So we’ve been looking for houses. We made a list of what we want, we got an agent, and occasionally my wife asks her to show us a specific house. My wife is in charge of this project, because she has more things that she’s looking for, and also I think she’s afraid that I’m purposely going to buy a house that has things wrong with it, just so I can write about them.
But now that we have a list, it’s harder to find something we like. For example, my wife doesn’t want a street with a lot of cars, but when we looked on a street that didn’t have a lot of cars, we found out that all the neighborhood kids hang out on it because there aren’t a lot of cars. We want a driveway where we can park between the houses and still get our doors open. And we don’t want too many steps going up to the front door, because apparently, we schlep a lot of stuff into our house.
Everyone makes a list. But in general, most people’s lists are really based on what they do and don’t have now. Our agent looked at it and said, “Who puts ‘coat closet’ on a list?”
We do. We’re sick of people seeing our coats. And we’d like to have somewhere to put a vacuum cleaner on the ground floor, considering that’s where our kids do most of their spilling. That we know of.
But the things that you have, you don’t think to ask for. We’re going to end up moving into a house without bathrooms, or with no indoor kitchen, and when we ask, our agent will say, “Well, you didn’t mention it.”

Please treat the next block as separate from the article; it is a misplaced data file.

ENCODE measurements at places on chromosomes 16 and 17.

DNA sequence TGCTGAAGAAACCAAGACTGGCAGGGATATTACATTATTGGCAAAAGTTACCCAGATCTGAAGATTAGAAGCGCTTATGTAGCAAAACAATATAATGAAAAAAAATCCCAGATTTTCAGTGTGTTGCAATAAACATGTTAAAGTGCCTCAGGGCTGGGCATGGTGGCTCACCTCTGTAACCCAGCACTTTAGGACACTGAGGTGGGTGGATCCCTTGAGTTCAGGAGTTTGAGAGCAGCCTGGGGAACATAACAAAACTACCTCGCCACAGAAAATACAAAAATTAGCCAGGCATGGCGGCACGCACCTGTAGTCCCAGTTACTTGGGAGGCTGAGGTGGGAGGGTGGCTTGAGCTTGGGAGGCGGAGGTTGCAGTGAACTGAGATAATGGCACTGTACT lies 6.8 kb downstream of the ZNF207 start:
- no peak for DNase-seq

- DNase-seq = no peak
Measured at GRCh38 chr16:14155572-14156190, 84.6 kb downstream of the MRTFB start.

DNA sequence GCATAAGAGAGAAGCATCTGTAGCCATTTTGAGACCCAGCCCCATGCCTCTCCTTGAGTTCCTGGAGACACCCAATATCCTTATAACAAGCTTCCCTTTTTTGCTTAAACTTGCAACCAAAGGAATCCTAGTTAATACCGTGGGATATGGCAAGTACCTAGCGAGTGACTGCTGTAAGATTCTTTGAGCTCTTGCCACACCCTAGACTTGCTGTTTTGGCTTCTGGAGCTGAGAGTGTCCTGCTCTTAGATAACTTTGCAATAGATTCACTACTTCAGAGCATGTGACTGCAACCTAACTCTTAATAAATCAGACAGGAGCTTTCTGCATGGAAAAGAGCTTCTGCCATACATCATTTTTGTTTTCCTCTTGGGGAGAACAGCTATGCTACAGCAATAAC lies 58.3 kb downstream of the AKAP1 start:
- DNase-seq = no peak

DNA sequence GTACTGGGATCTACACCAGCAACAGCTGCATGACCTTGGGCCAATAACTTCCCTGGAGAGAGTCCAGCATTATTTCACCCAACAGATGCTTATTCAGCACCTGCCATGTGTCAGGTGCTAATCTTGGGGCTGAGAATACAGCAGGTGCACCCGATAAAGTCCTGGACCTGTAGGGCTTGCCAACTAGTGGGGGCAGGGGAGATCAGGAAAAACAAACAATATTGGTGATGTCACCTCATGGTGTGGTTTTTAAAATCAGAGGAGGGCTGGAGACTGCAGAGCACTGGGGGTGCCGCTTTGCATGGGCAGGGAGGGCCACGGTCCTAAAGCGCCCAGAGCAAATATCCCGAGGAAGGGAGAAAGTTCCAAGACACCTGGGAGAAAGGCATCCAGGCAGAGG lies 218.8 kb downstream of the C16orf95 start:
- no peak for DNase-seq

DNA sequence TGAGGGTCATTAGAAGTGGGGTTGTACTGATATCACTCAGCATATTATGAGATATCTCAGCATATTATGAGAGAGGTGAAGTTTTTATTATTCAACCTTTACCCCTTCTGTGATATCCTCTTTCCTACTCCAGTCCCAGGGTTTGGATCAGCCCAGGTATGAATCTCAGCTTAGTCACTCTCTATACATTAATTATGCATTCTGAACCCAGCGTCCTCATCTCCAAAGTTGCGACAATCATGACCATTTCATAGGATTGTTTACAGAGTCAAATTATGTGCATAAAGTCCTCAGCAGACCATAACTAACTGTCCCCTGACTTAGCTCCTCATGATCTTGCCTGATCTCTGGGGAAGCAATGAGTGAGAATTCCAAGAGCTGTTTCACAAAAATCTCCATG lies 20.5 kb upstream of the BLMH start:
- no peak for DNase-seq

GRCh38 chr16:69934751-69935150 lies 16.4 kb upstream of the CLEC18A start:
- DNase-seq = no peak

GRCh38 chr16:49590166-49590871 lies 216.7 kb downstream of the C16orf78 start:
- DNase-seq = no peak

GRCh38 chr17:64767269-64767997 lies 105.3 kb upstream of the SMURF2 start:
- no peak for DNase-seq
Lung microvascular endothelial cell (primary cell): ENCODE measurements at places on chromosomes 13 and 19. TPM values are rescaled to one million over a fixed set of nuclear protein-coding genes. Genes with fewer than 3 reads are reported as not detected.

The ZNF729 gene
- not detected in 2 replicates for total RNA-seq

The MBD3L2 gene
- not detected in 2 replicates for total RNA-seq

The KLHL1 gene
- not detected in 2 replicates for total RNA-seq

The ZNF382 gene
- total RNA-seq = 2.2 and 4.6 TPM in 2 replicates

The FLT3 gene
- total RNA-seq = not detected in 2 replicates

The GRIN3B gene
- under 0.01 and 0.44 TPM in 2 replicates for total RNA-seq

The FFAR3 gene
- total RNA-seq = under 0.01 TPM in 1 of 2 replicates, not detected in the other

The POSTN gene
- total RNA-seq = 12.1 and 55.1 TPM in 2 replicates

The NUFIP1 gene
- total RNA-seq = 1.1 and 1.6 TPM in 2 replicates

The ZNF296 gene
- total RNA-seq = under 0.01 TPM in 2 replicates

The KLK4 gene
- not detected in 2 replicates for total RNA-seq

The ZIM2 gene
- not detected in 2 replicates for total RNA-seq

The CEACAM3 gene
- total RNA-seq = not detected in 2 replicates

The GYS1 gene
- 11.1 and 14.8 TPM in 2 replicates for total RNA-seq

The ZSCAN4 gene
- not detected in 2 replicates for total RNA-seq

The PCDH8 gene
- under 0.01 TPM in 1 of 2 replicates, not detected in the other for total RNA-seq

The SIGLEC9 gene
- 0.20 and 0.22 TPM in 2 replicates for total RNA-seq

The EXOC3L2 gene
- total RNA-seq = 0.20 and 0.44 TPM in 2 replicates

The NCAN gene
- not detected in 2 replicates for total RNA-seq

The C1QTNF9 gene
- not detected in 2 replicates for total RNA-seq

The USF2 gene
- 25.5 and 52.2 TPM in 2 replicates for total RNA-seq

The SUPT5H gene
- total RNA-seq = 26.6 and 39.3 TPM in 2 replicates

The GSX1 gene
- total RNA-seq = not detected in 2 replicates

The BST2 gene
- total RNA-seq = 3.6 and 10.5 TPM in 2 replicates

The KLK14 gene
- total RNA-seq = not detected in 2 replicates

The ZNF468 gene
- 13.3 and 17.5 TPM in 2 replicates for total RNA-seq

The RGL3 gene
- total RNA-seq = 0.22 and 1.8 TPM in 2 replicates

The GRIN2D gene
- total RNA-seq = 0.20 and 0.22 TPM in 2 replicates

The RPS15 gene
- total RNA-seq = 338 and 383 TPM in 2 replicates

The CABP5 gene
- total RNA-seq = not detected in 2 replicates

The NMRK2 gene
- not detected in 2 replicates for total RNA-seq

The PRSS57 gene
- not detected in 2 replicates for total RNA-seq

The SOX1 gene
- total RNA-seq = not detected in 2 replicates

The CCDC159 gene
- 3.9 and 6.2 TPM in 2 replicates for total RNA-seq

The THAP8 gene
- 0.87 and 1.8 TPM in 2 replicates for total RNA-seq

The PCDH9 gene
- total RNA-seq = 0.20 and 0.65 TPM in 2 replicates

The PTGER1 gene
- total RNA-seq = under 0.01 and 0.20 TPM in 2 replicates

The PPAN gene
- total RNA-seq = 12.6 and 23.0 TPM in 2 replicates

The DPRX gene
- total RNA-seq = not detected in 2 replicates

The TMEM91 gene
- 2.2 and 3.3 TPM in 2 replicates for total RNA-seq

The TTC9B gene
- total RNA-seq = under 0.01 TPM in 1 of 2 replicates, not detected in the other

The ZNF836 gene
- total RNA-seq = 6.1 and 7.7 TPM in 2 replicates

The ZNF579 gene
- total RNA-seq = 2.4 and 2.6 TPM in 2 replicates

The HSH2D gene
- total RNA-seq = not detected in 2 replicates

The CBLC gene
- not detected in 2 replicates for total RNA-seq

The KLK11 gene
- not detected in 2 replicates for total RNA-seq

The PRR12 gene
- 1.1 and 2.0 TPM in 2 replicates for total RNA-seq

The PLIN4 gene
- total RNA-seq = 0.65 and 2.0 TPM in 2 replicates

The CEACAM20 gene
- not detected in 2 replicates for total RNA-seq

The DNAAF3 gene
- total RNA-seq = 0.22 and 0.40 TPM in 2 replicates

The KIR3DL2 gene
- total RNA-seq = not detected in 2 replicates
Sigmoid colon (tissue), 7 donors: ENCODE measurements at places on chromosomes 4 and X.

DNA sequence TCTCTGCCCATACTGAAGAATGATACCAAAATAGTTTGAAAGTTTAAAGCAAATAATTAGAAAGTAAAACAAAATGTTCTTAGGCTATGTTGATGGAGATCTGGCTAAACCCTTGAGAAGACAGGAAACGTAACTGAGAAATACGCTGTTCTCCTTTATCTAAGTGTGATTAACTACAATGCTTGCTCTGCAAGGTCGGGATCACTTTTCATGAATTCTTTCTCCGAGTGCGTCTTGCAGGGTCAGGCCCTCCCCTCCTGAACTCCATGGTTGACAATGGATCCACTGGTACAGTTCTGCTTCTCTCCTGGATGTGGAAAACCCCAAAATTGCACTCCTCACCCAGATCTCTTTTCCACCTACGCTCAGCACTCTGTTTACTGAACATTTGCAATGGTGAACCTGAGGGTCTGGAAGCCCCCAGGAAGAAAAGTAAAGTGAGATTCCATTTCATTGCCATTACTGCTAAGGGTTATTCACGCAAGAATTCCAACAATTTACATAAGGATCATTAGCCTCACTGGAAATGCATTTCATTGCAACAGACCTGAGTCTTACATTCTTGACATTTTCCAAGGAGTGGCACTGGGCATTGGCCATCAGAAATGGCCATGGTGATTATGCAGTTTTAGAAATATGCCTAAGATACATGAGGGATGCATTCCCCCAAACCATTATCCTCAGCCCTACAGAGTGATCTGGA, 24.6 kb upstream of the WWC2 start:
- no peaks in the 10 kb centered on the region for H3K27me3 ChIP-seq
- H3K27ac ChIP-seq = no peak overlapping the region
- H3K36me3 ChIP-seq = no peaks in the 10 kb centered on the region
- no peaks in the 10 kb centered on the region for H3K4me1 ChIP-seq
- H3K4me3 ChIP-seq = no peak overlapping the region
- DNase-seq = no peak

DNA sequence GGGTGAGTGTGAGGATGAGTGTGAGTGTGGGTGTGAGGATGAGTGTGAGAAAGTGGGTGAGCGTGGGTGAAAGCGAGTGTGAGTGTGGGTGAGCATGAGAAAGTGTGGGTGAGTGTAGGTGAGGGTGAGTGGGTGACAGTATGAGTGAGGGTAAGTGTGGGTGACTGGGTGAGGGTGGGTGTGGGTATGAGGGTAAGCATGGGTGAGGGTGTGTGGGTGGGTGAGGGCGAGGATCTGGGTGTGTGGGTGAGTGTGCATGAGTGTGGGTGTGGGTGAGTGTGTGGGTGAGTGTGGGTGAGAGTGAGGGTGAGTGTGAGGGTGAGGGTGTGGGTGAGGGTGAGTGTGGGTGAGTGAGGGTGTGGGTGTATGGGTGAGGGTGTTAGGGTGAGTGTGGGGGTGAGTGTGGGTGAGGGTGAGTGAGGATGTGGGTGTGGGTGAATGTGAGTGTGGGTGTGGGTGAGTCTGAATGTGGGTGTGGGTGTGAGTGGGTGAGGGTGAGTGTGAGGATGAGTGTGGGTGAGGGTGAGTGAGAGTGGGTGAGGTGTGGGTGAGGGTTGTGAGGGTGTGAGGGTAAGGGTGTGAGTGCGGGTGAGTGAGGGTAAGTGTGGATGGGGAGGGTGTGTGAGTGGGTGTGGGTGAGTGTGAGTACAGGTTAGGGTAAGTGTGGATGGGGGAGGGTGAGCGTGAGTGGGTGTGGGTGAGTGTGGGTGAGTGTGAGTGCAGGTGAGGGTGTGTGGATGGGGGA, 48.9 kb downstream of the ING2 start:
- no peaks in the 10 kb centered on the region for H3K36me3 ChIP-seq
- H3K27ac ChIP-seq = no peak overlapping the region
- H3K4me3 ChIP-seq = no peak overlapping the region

(If you think there are no houses like that, you don’t know Passaic.)
And then, the next time we’re in the market for a new house, our agent will ask, “Who writes ‘Must have indoor kitchen’?”
The things you don’t have are what you ask for. When we were moving out of our apartment, our list said things like, “Living room, dining room, kitchen, office, guest room, and playroom should not all be the same room,” and “Entrance in front,” and “More than one bedroom,” and “Don’t have to cut through bedroom to get to the bathroom,” and “Windows in bedroom,” and “No upstairs neighbor with twin infants who love playing with their twin Bumble Balls (which is a toy where you turn it on, and the people who live below you think the house is falling down).”
We’re taking our time. We know this house and its problems, and we don’t want to move into another house with a whole new set of problems right after we get out of this one. I’ve learned all the tricks of our current house, such as how to tell whether my kids’ bedroom light is on after their bedtimes based on the shadow arrangement at the top of the stairs, in case for some reason I’ve gone deaf and can’t tell because of the stomping and shrieking. I’ve learned that I can’t keep the bathmat flat and get the bathroom door open, and that it’s easier to slam a door when the windows are open. I know that the light for the upstairs stairs works when either switch is flipped, but the one for the basement stairs works only when both are flipped. And I almost never bump my head on the way down to the basement anymore, unless I’m carrying something big and heavy.
But we can say we’re looking. You can ask us, “Why do you want the next house to be perfect?” It doesn’t have to be, but it’s a house. We don’t want to move, spend a year unpacking our stuff, and then realize that the house is not really better than what we have. It’s not like buying a pair of pants, where you can return it.
“Yeah, all my stuff doesn’t fit in the pockets.”
“Oh. Well, what was wrong with your old pants?”
“Too many windows.” v
Mordechai Schmutter is a weekly humor columnist for Hamodia and is the author of four books, published by Israel Book Shop. He also does freelance writing for hire. You can send any questions, comments, or ideas to MSchmutter@gmail.com.